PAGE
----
It may be a new year but it is a continuation of our cycle at the farm.
We are in the midst of our winter garden with garlic as the first planting.
Needless to say, with our French and Italian cuisine,
garlic is an important ingredient for all 3 of the restaurants.
Garlic was planted just a few weeks ago
but with this unusually warm weather, the bulbs
are already beginning to show "their feet".
The ground seems to think we are closer to Spring than the calendar does.
Part of our January labors involve working the
raspberry and strawberry beds.
The raspberries were bountiful but some of the strawberries
did not fare as well this summer, so we will transplant raspberries there.
But we are keeping one strawberry bed that was abundant.
While Matt was consolidating the strawberry plants,
he discovered frogs in the bed he was clearing.
This is actually a good sign since amphibians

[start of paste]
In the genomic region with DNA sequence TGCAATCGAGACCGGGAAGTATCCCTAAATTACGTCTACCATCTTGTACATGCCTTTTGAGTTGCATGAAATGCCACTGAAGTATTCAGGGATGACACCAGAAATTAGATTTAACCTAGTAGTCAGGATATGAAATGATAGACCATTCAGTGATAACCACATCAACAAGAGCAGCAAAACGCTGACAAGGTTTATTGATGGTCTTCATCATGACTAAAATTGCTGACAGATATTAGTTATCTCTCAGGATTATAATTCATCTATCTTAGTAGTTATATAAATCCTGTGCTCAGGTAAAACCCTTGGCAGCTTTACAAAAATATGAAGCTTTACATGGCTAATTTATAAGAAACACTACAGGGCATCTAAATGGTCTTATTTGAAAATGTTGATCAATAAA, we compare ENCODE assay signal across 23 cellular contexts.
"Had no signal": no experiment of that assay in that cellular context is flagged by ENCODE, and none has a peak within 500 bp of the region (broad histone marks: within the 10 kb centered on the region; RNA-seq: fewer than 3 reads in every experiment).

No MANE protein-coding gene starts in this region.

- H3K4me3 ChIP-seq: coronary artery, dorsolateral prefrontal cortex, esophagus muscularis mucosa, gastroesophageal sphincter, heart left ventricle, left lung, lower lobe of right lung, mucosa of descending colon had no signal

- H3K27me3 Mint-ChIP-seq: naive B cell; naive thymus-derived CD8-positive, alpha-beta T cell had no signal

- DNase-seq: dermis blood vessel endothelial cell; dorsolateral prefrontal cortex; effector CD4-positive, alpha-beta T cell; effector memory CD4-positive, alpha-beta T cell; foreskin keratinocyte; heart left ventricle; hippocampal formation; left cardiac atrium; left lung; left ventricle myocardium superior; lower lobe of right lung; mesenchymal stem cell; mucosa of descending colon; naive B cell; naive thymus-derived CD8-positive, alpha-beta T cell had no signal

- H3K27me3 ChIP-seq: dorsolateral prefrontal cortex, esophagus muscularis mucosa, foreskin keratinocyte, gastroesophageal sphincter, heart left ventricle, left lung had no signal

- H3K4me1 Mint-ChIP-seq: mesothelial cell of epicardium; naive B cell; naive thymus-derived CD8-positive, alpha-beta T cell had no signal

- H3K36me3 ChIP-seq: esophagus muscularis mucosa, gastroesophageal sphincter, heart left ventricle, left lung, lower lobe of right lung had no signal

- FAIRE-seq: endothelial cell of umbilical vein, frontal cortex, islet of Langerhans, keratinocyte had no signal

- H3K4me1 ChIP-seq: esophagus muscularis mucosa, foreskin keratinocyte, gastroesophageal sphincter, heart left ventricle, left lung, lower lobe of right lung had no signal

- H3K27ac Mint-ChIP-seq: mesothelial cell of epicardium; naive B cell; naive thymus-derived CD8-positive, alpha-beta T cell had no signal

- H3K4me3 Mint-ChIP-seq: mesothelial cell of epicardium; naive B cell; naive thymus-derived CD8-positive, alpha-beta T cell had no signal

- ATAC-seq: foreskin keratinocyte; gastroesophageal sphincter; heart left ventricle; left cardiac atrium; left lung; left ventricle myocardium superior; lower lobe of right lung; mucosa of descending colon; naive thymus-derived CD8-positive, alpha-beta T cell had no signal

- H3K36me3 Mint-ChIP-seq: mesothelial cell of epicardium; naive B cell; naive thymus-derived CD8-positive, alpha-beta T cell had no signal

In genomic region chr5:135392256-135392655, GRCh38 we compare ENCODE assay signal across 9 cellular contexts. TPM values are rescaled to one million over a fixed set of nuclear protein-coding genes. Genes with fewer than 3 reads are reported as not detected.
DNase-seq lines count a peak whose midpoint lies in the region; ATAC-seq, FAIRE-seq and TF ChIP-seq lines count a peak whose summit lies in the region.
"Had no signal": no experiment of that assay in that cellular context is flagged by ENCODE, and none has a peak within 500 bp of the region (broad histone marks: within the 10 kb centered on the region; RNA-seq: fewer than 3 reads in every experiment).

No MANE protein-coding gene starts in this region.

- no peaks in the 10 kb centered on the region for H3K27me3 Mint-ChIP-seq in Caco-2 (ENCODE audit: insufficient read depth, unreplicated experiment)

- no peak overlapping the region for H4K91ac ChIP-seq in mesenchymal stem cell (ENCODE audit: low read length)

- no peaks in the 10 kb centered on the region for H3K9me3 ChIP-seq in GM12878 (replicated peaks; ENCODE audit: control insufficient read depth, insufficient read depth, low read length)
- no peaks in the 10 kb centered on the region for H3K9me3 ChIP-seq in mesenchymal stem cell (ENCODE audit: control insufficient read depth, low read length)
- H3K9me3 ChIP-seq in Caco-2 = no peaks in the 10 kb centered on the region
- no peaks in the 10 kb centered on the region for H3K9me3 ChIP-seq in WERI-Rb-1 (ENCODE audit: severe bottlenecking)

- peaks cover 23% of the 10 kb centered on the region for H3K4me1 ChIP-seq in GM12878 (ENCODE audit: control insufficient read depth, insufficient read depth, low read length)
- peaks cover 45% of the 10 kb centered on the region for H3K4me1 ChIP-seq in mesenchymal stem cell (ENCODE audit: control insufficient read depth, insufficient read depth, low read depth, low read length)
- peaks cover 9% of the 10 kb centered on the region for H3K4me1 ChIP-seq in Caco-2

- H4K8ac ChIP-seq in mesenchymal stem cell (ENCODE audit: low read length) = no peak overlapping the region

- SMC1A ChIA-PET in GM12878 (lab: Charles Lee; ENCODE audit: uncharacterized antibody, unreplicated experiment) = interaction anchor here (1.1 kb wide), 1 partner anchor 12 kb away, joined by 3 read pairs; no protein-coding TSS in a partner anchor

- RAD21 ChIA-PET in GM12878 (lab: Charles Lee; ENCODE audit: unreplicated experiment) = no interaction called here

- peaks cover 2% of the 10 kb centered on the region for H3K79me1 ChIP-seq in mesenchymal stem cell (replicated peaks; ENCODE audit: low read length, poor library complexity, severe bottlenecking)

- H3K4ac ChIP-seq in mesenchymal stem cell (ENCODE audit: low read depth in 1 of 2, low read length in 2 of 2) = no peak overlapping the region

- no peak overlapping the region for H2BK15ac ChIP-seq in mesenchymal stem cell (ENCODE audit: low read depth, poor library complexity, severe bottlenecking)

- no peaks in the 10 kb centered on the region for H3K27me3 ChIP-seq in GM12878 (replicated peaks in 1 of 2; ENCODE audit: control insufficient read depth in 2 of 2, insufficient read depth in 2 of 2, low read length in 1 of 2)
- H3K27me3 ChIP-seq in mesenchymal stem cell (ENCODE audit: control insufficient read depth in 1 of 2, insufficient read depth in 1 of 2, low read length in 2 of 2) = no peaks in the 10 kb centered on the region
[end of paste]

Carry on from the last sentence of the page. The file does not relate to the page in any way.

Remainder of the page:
are the most fragile members of the ecosystem
and not all that surprising in our biodynamic farm.
We expect (and respect) the contributions
of the "good" insects and animals that
contribute to the health of the farm.
The frogs are sensitive to UV light and need shelter
in a semi-moist place but they don't harm the fruit.
Their job is to eat the "bad guys"—insects like slugs
that do harm the strawberries.
And even now in January, the strawberries are looking healthy.
Did you know that only the white blossoms produce the tasty fruit?
If you see a yellow blossom, that's a
|Still a few months to go before we are back picking|
|raspberries this Fall after bountiful summer crop|
We are now working with the raspberries in their bare root state.
It often takes years for raspberries to be established
enough to divide and transplant this way, so once again we are very lucky
This Western Blue Bird is supervising our work
with the raspberry bare roots.
We value his contribution and know that he may be back to steal a taste
but we are willing to share.
Thanks so much for reading this blog and
following our endeavors at the farm.
We hope to see you at the restaurants and
have you share the fruits or our labors here.
And please do post a comment if you are enjoying these chronicles,
have a story of your own gardening to share or ask us a question.